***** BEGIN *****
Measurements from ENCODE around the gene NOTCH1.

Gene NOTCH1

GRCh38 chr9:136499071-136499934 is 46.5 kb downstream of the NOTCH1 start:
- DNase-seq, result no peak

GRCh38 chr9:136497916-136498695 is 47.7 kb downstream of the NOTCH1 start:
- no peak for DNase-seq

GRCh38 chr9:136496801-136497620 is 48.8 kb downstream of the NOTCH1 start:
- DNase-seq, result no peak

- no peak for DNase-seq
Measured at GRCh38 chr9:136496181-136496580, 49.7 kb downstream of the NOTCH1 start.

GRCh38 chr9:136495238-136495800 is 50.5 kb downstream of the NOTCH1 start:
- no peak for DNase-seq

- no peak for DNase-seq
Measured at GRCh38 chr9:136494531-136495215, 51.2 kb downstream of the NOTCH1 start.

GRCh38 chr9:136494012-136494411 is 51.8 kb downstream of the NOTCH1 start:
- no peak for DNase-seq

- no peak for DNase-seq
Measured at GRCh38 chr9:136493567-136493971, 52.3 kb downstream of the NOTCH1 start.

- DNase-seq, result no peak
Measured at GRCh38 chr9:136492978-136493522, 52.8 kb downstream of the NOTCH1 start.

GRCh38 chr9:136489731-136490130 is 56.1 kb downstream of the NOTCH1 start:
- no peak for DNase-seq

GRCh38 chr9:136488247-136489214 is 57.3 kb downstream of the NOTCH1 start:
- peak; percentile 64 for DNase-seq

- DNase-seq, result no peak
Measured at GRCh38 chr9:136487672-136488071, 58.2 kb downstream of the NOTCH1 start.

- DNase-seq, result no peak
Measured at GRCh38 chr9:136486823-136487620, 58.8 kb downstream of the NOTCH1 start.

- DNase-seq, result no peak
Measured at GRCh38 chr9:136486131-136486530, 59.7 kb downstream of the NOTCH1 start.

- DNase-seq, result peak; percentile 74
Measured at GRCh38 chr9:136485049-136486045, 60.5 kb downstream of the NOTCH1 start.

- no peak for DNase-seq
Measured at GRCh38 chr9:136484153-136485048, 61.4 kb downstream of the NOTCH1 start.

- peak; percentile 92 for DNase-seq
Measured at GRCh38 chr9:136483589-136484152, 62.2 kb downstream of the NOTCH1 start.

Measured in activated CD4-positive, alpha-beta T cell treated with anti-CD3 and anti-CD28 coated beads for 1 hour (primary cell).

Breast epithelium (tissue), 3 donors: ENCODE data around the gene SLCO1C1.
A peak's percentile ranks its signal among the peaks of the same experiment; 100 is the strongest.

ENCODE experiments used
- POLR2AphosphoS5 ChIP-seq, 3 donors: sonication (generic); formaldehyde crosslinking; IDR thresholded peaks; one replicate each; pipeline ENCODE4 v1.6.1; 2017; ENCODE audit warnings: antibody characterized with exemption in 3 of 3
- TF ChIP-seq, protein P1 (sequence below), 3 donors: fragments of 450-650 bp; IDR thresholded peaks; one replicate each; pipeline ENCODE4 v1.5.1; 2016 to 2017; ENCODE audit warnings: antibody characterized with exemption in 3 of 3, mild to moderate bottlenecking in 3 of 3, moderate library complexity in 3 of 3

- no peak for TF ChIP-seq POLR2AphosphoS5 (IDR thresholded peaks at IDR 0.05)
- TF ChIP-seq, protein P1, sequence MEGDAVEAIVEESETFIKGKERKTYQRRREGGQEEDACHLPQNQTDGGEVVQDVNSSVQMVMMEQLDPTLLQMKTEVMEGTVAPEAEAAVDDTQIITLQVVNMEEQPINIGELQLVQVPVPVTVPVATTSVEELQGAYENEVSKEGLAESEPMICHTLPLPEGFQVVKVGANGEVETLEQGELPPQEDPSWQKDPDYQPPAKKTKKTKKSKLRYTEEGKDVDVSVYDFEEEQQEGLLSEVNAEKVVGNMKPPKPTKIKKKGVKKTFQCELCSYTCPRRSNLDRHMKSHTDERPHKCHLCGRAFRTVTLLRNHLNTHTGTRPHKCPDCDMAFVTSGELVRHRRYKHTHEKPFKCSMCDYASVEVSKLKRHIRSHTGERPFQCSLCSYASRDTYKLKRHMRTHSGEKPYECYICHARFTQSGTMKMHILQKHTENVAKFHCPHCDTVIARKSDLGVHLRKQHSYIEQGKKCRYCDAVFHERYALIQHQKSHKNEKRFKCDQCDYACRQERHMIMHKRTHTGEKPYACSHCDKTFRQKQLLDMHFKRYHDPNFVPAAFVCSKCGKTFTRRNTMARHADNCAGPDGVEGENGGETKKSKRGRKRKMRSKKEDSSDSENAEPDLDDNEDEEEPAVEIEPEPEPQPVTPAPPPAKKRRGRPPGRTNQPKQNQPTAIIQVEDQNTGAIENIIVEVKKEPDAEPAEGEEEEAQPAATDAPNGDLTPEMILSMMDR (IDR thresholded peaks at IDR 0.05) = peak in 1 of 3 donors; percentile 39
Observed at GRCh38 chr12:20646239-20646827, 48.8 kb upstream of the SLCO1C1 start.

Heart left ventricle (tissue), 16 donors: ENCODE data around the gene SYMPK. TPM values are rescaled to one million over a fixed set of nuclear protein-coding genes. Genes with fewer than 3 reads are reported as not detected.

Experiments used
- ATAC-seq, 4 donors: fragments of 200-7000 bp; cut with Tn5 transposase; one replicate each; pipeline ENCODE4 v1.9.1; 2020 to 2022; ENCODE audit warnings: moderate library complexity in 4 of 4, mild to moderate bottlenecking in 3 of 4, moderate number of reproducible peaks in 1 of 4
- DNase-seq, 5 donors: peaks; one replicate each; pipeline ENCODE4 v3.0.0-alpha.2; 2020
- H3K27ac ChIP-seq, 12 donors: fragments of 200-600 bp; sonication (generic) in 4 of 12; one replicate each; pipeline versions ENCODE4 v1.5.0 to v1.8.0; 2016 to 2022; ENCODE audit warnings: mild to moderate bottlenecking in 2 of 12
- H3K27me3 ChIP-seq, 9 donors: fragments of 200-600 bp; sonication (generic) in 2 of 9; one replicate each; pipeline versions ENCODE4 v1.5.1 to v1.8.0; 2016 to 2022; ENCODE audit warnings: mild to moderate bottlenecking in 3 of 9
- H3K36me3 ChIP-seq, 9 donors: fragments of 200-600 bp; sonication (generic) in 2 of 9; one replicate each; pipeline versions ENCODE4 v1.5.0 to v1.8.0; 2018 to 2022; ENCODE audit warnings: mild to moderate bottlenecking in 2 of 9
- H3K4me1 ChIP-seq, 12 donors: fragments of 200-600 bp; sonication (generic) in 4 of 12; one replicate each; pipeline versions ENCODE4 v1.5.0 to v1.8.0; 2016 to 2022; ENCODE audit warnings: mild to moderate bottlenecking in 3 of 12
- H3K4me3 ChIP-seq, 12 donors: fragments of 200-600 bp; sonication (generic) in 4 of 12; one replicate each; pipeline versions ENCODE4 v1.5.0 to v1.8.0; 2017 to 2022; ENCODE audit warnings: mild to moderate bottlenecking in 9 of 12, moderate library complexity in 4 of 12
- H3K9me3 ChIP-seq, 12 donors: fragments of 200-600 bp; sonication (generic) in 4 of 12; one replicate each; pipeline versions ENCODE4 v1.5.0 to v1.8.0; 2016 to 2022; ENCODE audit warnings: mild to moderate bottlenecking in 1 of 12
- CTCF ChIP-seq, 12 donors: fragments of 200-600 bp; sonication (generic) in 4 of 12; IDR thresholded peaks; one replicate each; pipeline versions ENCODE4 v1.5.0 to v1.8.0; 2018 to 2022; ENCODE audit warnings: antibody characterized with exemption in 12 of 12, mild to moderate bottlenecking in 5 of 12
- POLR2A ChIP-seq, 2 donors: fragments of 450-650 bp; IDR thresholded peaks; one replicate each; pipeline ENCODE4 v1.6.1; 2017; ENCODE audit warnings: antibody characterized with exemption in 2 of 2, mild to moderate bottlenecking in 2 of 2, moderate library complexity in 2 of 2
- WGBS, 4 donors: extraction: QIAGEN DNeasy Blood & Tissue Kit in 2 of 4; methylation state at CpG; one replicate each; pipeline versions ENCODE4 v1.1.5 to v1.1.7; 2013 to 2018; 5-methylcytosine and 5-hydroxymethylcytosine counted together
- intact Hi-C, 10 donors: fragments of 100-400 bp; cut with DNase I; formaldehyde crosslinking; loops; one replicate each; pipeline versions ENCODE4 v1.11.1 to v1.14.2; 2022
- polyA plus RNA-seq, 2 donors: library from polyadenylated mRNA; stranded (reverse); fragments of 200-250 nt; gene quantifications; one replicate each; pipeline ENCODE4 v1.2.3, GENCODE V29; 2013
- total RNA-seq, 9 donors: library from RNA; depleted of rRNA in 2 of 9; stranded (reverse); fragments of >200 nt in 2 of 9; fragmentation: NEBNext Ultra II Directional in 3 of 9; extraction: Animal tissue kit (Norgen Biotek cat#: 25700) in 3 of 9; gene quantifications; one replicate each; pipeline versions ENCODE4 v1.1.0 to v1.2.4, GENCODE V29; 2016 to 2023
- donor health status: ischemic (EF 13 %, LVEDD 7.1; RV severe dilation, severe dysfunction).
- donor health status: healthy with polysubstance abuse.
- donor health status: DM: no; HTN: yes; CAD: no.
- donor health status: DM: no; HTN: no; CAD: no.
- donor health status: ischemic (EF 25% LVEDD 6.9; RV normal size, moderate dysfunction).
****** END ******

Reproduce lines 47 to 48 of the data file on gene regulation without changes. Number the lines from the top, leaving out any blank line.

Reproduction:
Experiments used
- ATAC-seq, 4 donors: fragments of 200-7000 bp; cut with Tn5 transposase; one replicate each; pipeline ENCODE4 v1.9.1; 2020 to 2022; ENCODE audit warnings: moderate library complexity in 4 of 4, mild to moderate bottlenecking in 3 of 4, moderate number of reproducible peaks in 1 of 4